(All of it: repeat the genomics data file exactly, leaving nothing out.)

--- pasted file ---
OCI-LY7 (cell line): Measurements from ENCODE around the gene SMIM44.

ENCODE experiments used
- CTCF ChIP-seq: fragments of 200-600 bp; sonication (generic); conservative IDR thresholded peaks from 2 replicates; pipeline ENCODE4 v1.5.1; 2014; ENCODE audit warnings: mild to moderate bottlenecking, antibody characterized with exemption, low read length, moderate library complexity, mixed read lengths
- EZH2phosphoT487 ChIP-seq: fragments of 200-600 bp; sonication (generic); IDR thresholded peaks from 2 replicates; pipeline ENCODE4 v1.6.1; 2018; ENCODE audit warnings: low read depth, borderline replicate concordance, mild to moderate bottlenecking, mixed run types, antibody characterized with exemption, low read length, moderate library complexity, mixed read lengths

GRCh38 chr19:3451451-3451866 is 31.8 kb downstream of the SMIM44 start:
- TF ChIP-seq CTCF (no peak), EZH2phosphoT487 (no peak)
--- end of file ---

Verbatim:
OCI-LY7 (cell line): Measurements from ENCODE around the gene SMIM44.

ENCODE experiments used
- CTCF ChIP-seq: fragments of 200-600 bp; sonication (generic); conservative IDR thresholded peaks from 2 replicates; pipeline ENCODE4 v1.5.1; 2014; ENCODE audit warnings: mild to moderate bottlenecking, antibody characterized with exemption, low read length, moderate library complexity, mixed read lengths
- EZH2phosphoT487 ChIP-seq: fragments of 200-600 bp; sonication (generic); IDR thresholded peaks from 2 replicates; pipeline ENCODE4 v1.6.1; 2018; ENCODE audit warnings: low read depth, borderline replicate concordance, mild to moderate bottlenecking, mixed run types, antibody characterized with exemption, low read length, moderate library complexity, mixed read lengths

GRCh38 chr19:3451451-3451866 is 31.8 kb downstream of the SMIM44 start:
- TF ChIP-seq CTCF (no peak), EZH2phosphoT487 (no peak)